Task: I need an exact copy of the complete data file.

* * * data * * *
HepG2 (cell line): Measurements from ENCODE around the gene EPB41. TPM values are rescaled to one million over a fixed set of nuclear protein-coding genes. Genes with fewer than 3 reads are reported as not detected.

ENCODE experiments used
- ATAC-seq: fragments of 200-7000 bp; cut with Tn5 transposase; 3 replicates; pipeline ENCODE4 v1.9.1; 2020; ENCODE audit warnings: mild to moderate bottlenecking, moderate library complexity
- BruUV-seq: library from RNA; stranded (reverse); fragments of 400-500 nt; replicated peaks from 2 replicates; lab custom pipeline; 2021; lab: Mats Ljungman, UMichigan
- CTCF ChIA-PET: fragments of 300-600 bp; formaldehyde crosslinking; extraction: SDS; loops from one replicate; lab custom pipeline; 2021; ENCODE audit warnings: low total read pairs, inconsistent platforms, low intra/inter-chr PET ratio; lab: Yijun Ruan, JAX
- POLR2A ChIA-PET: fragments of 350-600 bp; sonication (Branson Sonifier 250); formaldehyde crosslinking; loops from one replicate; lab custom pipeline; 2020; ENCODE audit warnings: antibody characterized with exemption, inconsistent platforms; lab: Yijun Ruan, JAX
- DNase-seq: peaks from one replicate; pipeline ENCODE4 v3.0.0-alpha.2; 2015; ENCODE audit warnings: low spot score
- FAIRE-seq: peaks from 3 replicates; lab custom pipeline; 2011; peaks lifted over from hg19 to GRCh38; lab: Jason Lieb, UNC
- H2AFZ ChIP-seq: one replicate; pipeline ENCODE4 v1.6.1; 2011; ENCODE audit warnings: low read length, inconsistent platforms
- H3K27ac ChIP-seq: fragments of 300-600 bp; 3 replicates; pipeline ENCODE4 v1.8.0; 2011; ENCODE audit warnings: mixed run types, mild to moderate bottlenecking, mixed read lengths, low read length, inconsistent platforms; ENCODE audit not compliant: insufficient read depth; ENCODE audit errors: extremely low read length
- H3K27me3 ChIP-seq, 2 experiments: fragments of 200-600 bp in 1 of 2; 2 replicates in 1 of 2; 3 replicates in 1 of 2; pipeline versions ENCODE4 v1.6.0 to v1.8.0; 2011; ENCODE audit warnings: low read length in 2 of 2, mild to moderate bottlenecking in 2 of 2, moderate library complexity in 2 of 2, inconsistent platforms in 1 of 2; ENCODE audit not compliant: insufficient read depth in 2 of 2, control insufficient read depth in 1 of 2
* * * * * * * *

HepG2 (cell line): Measurements from ENCODE around the gene EPB41. TPM values are rescaled to one million over a fixed set of nuclear protein-coding genes. Genes with fewer than 3 reads are reported as not detected.

ENCODE experiments used
- ATAC-seq: fragments of 200-7000 bp; cut with Tn5 transposase; 3 replicates; pipeline ENCODE4 v1.9.1; 2020; ENCODE audit warnings: mild to moderate bottlenecking, moderate library complexity
- BruUV-seq: library from RNA; stranded (reverse); fragments of 400-500 nt; replicated peaks from 2 replicates; lab custom pipeline; 2021; lab: Mats Ljungman, UMichigan
- CTCF ChIA-PET: fragments of 300-600 bp; formaldehyde crosslinking; extraction: SDS; loops from one replicate; lab custom pipeline; 2021; ENCODE audit warnings: low total read pairs, inconsistent platforms, low intra/inter-chr PET ratio; lab: Yijun Ruan, JAX
- POLR2A ChIA-PET: fragments of 350-600 bp; sonication (Branson Sonifier 250); formaldehyde crosslinking; loops from one replicate; lab custom pipeline; 2020; ENCODE audit warnings: antibody characterized with exemption, inconsistent platforms; lab: Yijun Ruan, JAX
- DNase-seq: peaks from one replicate; pipeline ENCODE4 v3.0.0-alpha.2; 2015; ENCODE audit warnings: low spot score
- FAIRE-seq: peaks from 3 replicates; lab custom pipeline; 2011; peaks lifted over from hg19 to GRCh38; lab: Jason Lieb, UNC
- H2AFZ ChIP-seq: one replicate; pipeline ENCODE4 v1.6.1; 2011; ENCODE audit warnings: low read length, inconsistent platforms
- H3K27ac ChIP-seq: fragments of 300-600 bp; 3 replicates; pipeline ENCODE4 v1.8.0; 2011; ENCODE audit warnings: mixed run types, mild to moderate bottlenecking, mixed read lengths, low read length, inconsistent platforms; ENCODE audit not compliant: insufficient read depth; ENCODE audit errors: extremely low read length
- H3K27me3 ChIP-seq, 2 experiments: fragments of 200-600 bp in 1 of 2; 2 replicates in 1 of 2; 3 replicates in 1 of 2; pipeline versions ENCODE4 v1.6.0 to v1.8.0; 2011; ENCODE audit warnings: low read length in 2 of 2, mild to moderate bottlenecking in 2 of 2, moderate library complexity in 2 of 2, inconsistent platforms in 1 of 2; ENCODE audit not compliant: insufficient read depth in 2 of 2, control insufficient read depth in 1 of 2